Director: Martin McGowan
“Still Mine” is a love story not only as in personal relationships but also of land and the values of right and wrong. Craig Morrison (James Cromwell) and Irene Morrison (Genevieve Bujold) were married well over 60 years at the time their story was told. They raised seven children in a small run down home which happens to sit on 2,000 acers of land in New Brunswick. Through the natural process of aging Irene develops dementia and is scared of not remembering who he or she is. Craig declares that she will always be his. It becomes apparent that the couple can no longer live in their house as it has become a danger for Irene after she takes a serious fall down the stairs. Craig is determined to build a new home with the view Irene has always wanted on a piece of property across from their existing home. Craig’s love for Irene is displayed as he perseveres in his battle with the bureaucratic building committee that demands he build the house according to code.
“Still Mine” is an engaging story which is inspiring and eventually restores faith in humanity and justice. I liked the way the devotion Craig and Irene held for each other was portrayed. There are not enough long lasting relationships anymore and hopefully this one can set an example of the fulfillment and enrichment achieved when one puts their partner on a higher endearing level.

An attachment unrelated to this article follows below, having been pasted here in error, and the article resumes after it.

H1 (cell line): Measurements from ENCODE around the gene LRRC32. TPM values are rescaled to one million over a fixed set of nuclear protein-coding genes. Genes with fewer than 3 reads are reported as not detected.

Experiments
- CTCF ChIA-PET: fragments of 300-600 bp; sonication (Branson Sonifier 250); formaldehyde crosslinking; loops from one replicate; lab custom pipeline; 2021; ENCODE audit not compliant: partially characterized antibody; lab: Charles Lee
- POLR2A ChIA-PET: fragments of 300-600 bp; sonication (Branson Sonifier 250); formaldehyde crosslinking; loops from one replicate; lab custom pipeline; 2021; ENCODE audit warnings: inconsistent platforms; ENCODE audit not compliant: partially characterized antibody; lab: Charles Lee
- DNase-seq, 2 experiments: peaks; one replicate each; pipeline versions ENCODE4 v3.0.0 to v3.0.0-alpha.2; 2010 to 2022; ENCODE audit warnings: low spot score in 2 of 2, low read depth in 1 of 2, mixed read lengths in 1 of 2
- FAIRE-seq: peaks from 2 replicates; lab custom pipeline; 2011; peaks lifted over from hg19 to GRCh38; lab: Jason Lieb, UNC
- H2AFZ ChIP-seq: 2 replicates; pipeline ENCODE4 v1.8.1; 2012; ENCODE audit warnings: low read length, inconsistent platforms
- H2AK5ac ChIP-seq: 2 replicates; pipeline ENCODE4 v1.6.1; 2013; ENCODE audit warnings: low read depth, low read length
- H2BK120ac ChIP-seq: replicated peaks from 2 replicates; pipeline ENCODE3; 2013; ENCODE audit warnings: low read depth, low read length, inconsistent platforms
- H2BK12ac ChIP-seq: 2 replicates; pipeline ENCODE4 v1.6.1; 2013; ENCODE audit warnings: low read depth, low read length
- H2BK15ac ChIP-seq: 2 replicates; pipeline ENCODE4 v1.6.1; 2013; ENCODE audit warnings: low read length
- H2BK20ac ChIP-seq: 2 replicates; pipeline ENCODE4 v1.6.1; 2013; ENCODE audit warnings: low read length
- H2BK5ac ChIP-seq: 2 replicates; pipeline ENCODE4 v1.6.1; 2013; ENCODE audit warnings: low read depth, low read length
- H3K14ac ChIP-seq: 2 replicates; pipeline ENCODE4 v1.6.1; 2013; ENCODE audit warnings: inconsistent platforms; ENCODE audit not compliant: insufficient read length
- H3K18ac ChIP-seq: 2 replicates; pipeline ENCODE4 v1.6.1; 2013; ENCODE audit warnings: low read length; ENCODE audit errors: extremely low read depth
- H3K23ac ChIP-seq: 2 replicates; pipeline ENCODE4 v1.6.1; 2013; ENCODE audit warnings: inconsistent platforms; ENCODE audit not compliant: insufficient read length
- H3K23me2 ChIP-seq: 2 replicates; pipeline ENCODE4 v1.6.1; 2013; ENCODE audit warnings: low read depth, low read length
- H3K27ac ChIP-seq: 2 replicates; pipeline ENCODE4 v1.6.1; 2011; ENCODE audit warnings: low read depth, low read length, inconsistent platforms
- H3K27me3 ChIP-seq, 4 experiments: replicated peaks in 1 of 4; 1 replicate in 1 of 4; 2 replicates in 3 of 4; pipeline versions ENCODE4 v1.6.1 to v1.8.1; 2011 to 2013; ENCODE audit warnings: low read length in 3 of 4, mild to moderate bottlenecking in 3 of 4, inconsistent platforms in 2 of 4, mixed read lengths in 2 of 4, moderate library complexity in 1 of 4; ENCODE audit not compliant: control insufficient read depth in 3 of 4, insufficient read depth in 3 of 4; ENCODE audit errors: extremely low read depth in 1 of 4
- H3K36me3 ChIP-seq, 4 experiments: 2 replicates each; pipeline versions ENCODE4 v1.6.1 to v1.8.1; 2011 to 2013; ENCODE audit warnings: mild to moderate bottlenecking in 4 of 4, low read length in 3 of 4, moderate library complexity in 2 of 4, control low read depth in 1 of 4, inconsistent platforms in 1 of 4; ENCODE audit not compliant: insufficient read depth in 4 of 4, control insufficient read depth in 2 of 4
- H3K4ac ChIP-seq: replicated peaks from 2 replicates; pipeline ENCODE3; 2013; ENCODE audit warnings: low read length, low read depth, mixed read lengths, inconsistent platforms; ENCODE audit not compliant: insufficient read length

For me this film was definitely a tearjerker. It was sentimental, inspirational, challenging and yet a pleasure to watch. The scenery of rural Canada is well presented. When faced with the challenges of a technologically evolving, restrictive society Craig utilizes his positive core values to overcome and accomplish his personal mission. The undercurrent or subplot of hard work and its value is refreshing. The steadfast relationship between Craig and his adult children can be a lesson learned for all of us. The adult children eventually embraced their parent’s choices, allowing them to pursue living their old age the way they wanted to live it. Ultimately the choices Craig made for himself and Irene proved to be good ones.